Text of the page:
Avoid “All” Contradictions: A Surrejoinder To John Dahms -- By: Norman L. Geisler
JETS 22:2 (June 1979) p. 149
Avoid “All” Contradictions:
A Surrejoinder To John Dahms
Dahms complains that I have “misrepresented” his view. “Misunderstood” would have been a more generous term. Even so, Dahms seems to forget that communication is a two-way street. Perhaps he could have made his points more lucidly. Other philosophers and theologians with whom I spoke about his article expressed the same bewilderment about Dahms’ claims as did I. Indeed, Dahms confesses to be the only one he knows who holds his basic position. One is inclined to agree with him on this point.
I. What I Would Now Understand Differently
In view of Dahms’ reponse, there are no central points of his view that I now understand differently. A couple of minor points have been clarified. First, I did not understand his use of the “rationally inescapable is the real” in connection with allegedly deriving irrational numbers from rational ones. Incidentally, Dahms still does not understand that I never taught that “the rationally inescapable is the real.” He even said, contrary to my own clear denial, that I must have changed my mind!1 It is nigh unto impossible to carry on meaningful and helpful communication with someone who tells you what you meant by what you said when you know what you did and did not mean by what you said.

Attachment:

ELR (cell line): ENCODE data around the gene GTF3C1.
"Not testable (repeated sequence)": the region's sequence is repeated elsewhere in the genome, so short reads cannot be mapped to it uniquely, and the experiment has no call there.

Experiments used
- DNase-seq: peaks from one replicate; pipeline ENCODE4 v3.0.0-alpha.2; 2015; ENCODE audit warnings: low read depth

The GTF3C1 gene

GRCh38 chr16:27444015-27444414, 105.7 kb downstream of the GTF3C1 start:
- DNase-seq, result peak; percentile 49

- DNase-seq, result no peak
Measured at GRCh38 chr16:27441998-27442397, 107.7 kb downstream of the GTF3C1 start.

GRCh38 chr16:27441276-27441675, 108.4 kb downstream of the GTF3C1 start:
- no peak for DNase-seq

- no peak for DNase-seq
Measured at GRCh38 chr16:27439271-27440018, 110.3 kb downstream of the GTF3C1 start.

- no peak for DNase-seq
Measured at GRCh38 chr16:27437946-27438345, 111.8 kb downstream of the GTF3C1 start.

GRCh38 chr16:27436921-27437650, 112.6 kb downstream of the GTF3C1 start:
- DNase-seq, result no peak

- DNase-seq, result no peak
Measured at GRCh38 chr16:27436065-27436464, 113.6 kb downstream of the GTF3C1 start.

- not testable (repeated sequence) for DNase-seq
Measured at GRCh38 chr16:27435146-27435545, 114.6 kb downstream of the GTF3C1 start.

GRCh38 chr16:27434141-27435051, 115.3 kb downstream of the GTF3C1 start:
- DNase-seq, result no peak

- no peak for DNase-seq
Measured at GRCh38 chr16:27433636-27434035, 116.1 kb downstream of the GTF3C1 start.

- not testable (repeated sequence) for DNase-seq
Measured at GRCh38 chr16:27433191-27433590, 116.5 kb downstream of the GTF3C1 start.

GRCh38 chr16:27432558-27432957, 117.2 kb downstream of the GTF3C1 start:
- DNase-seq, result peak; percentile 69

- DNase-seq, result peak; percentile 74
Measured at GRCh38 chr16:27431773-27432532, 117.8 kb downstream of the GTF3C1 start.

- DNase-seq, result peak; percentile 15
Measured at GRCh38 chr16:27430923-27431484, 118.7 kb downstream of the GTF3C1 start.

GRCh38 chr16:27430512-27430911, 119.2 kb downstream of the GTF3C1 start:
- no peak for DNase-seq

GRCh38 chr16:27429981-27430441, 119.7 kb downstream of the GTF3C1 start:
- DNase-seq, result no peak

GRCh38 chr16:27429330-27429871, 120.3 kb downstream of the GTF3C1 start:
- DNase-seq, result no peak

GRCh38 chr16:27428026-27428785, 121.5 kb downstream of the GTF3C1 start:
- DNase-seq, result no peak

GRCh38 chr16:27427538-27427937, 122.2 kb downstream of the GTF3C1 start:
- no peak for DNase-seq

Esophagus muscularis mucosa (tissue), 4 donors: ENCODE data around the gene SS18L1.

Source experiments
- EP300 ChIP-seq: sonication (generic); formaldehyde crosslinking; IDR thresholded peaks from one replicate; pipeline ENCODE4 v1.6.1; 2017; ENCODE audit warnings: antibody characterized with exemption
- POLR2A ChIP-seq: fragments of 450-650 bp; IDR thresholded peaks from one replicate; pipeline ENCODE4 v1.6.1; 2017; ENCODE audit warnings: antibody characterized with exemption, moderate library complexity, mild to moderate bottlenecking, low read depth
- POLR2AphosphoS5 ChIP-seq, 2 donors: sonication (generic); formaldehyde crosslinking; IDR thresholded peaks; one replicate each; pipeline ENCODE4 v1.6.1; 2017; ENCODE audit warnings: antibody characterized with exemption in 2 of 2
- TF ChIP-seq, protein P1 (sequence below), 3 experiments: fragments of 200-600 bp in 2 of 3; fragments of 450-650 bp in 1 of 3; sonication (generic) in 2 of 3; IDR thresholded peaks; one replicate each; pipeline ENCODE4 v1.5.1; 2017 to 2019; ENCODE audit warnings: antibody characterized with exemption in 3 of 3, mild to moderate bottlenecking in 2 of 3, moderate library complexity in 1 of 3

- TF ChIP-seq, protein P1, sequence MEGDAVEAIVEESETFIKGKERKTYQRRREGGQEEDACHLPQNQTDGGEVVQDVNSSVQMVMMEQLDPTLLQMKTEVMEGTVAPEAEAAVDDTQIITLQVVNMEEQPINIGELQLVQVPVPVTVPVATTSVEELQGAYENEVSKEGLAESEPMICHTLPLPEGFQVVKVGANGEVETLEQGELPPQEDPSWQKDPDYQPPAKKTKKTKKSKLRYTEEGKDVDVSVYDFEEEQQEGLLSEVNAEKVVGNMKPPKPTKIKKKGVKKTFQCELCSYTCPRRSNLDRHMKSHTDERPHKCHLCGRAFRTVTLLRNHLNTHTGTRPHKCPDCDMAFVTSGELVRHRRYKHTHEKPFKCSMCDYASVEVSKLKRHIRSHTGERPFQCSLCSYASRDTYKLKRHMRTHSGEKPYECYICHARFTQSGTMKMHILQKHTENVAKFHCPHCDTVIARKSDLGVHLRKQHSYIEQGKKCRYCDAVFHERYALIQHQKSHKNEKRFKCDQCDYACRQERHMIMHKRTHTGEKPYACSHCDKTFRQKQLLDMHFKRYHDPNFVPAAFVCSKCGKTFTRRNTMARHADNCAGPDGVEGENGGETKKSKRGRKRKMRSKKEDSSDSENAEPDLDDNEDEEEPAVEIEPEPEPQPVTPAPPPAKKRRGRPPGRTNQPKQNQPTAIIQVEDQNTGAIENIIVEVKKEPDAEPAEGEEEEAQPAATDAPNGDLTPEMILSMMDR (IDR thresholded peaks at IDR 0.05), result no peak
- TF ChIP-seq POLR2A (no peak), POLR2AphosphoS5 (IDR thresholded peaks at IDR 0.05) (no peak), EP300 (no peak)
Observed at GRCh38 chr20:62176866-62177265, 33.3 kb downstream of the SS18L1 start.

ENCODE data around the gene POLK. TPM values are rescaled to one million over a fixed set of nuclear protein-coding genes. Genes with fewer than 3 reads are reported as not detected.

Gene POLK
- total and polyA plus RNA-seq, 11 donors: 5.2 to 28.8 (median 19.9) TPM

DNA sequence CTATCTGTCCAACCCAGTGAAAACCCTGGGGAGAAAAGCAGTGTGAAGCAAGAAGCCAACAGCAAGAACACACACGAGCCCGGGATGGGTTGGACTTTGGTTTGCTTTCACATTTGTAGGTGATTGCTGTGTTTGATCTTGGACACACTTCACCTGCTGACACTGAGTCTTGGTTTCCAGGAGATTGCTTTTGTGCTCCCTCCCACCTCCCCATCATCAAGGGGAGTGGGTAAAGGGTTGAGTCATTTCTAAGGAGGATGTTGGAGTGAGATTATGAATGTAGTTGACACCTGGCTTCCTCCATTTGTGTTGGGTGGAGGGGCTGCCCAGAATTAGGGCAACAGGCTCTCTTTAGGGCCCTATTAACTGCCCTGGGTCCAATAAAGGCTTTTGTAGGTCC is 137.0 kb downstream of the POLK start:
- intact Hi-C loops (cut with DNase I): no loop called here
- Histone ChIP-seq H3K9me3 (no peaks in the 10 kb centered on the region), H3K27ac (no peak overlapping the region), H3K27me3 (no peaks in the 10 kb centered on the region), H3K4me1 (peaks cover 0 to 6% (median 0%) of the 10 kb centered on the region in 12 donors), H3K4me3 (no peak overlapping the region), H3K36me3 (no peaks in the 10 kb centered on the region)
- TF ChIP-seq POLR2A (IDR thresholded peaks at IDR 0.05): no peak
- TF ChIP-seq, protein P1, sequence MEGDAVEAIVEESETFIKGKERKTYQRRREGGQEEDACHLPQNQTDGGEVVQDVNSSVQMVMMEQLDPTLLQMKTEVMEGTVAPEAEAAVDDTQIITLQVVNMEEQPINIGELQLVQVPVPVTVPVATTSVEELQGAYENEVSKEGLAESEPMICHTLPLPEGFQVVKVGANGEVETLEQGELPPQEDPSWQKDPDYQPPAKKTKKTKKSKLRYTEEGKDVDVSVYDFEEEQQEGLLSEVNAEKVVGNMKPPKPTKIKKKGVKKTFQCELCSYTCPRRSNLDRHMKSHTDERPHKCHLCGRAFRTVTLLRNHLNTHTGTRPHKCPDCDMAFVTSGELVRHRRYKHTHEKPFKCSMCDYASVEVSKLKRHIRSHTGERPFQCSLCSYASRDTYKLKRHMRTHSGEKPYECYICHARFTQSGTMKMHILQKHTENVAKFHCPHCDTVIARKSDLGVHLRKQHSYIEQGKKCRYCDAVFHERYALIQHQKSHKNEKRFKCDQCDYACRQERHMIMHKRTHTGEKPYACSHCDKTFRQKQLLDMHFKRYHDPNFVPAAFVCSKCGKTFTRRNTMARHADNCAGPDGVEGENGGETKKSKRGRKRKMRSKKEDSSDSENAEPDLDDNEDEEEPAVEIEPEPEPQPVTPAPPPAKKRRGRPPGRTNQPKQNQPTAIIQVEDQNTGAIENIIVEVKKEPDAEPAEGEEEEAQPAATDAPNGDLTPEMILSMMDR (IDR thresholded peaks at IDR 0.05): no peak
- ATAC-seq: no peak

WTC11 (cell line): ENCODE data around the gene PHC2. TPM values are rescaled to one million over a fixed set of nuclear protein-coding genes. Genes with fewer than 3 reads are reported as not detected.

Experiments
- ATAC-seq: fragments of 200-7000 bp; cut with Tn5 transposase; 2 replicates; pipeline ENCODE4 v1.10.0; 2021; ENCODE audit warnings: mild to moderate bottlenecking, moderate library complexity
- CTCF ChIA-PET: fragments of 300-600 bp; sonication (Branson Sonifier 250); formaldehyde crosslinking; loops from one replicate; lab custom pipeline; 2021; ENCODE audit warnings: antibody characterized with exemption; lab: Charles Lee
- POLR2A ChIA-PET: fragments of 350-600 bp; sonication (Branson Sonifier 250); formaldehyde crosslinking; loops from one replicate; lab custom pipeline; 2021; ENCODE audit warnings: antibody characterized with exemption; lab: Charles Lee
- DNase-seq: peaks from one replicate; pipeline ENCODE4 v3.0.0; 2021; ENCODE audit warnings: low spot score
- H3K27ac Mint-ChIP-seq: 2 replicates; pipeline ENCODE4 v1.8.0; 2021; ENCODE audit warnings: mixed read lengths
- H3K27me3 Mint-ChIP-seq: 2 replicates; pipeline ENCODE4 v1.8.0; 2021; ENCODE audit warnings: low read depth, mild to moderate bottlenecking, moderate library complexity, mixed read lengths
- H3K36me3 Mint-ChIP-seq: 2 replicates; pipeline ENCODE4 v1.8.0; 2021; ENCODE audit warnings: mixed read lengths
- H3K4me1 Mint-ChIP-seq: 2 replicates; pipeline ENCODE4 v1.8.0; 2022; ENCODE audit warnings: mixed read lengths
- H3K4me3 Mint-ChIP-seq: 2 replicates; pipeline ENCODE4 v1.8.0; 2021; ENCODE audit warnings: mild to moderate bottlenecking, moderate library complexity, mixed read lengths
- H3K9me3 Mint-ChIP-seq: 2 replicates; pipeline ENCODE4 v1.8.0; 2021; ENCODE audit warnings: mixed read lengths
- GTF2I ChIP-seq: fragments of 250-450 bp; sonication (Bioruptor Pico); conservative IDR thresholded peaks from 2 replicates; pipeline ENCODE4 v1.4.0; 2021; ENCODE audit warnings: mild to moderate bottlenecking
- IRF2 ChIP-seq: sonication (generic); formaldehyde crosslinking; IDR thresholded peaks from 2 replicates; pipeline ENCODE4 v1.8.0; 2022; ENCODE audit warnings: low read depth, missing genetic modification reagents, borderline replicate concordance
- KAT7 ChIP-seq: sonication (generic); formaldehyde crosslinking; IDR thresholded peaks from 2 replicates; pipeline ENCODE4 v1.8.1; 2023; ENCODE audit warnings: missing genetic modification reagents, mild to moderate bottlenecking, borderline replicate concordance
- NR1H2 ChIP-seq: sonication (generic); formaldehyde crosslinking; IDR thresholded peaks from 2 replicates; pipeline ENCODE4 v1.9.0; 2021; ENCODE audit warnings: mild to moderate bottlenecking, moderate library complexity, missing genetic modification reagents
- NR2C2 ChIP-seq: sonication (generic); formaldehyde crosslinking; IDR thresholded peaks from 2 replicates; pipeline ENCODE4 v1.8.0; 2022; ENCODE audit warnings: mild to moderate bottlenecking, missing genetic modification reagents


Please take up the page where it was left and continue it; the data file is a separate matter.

Second, I did not understand Dahms’ assertion about the self-defeating nature of some true statements about reality. I now do understand it as he clarified it in his second article. But neither of these clarifications is crucial to the real debate, as we shall soon see. In short, Dahms’ response did not add to my understanding of any significant point of his first presentation.
II. What I Would Now Say Differently
Another helpful way to forward the dialogue is to indicate in what ways I would change my views or statements in view of Dahms’ restatement of his views. The answer to this is simple: in no substantial way, and in only one accidental way. I should not have said a musical contradiction is where a piece “calls for” two different notes. I should have said a musical contradiction is where two different notes are actually one and the same note.
Of course, in view of what Dahms said I would want to sharpen my criticisms,
*Norman Geisler is professor of philosophy of religion at Trinity Evangelical Divinity School in Deerfield, Illinois.
JETS 22:2 (June 1979) p. 150
but I do not see any criticisms that I would change. It seems to me that they all still apply and that he has not really answered them; he has simply repl...
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